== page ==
Want to extend the useful life of your vocational truck fleet without dramatically increasing downtime or maintenance costs? It is possible, but it may require a change in the way you manage and maintain your trucks.
Vocational trucks used in off-road applications are subject to different types of wear and stresses compared to their over-the-road counterparts. "Failure points depend on type of equipment, operating environment, duty and drive cycles and overall quality of maintenance," says Bob Johnson, director of fleet relations at the National Truck Equipment Association (NTEA). "However, electrical system problems seem to top many maintenance analysis studies, followed by brake, suspension and steering issues, which often result when vehicles are overloaded."
Failures can also occur when strict adherence to suggested maintenance intervals is not followed. There are many maintenance items that tend to get neglected on the typical vocational truck. Steve Ginter, vocational truck manager, Mack Trucks, lists tire pressure, suspension components and engine valve clearance as examples. You should re-torque suspension components, grease bronze trunnion bushings and front king pins and adjust valve lash roughly every two years or 250,000 miles.
In addition, you need to tailor your maintenance practices to match how the vehicle is actually used. "For those that do a lot of idling, one of the most neglected area's that we see is with oil changes," says Jim Michon, truck fleet marketing manager, Ford Motor Co. "For vocations that do a significant amount of idling, they should base the frequency of oil changes on engine hours instead of miles. In general, one hour of idling is equivalent to 30 to 50 miles of driving."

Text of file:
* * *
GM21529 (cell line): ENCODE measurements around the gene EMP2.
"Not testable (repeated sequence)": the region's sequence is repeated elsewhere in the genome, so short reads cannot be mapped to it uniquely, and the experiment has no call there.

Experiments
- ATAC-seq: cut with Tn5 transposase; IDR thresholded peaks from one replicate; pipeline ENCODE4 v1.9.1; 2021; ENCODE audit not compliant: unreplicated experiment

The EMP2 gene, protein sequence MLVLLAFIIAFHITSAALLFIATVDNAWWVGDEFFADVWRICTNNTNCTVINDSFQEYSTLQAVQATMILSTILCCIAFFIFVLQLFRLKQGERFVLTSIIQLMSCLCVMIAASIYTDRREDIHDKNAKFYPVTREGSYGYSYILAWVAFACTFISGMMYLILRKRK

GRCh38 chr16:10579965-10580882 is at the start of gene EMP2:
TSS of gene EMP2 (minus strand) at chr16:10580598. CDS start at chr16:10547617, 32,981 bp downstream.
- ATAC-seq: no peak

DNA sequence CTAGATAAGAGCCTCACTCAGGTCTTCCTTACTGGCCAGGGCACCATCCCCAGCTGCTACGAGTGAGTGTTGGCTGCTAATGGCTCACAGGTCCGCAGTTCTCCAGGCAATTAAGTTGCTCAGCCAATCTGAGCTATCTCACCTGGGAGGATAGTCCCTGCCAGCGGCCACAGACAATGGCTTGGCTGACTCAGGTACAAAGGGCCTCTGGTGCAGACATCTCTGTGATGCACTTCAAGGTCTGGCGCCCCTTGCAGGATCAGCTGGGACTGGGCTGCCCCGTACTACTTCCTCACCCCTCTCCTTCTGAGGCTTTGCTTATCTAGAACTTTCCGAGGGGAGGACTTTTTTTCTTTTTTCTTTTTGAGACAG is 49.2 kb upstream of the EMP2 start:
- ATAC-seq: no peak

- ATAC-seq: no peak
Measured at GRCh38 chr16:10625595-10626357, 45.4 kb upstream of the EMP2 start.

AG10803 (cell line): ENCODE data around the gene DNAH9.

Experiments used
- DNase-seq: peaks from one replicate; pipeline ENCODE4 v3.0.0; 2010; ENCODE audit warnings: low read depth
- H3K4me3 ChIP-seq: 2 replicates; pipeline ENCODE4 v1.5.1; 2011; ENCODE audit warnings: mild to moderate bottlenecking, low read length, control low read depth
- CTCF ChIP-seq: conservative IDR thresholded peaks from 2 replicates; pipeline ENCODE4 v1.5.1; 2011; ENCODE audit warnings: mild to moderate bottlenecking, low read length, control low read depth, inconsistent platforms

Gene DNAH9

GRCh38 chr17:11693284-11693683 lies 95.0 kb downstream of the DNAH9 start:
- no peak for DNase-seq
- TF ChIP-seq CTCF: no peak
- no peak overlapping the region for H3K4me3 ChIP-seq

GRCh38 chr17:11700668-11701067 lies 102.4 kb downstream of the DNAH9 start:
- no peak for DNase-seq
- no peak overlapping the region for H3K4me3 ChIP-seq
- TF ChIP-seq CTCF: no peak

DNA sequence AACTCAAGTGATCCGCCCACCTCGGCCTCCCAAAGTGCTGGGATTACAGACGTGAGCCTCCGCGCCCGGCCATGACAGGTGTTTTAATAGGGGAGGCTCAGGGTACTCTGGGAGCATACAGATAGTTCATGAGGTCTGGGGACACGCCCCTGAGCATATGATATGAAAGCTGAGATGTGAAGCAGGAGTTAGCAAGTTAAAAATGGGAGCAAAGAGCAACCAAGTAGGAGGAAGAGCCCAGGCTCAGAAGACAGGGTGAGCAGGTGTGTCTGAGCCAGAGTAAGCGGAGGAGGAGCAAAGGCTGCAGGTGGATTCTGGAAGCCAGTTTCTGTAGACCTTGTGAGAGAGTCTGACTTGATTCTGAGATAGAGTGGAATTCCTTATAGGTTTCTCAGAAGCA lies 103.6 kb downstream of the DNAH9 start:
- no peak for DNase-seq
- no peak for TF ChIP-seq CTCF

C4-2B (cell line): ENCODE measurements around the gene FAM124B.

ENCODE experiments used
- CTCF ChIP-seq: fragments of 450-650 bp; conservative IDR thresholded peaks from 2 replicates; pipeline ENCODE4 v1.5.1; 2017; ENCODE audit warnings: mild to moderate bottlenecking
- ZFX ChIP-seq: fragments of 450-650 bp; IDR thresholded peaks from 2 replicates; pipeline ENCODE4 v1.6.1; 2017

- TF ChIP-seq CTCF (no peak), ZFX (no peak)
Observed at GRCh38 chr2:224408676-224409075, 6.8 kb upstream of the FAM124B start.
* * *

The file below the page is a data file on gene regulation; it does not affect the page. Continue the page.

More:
Yet, failure points on these vehicles commonly have little to do with the chassis. "Buy a Mack chassis and most of the failures will be on the tarp system or tailgate," notes Ginter. "All OEMs work to reduce component failures and extend service intervals."
"In general, the most neglected items on vocational trucks are the work equipment installed to adapt the vehicle for a specific job," agrees Johnson. "In far too many cases, equipment maintenance, if performed at all, is limited to servicing easily visible or accessible grease fittings."
Such equipment should be regularly inspected and tested for proper operation. "In many cases, such as cranes and aerial devices, these inspections are mandated by OSHA," notes Johnson. "Failure to inspect the unit and document inspection results may place the owner in violation of federal regulations."
Extending useful vehicle service life doesn't have to be complicated. According to Ginter, reducing owning and operating costs can be as simple as proper cleaning and comprehensive daily driver inspection reporting using a checklist.
In the case of Mack Trucks, the driver can take note of any error codes on a regular basis. "Utilize On-board Diagnostics (OBD)," says Ginter, "and monitor both active and in-active fault recording on a regular basis available from the VMAC IV software system."
It doesn't hurt to give drivers a vested interest in cost control. "Operating costs can be reduced by giving incentives [such as providing] drivers with fuel economy targets and rewarding success," says Ginter. "Driving for maximum fuel economy saves fuel and reduces wear and tear, as the truck is being driven well below the extreme capabilities built into it."
But you can't truly control costs until they are first understood. "When seeking ways to reduce operating costs, first perform a detailed analysis of these costs and identify the top two or three items to focus on," says Johnson. He notes it's likely that labor, fuel or both will make the list. "This analysis should be very detailed in order to be effective. For example, don't list maintenance as a single item - break it down into specific categories, such as electrical repair, brakes and tires."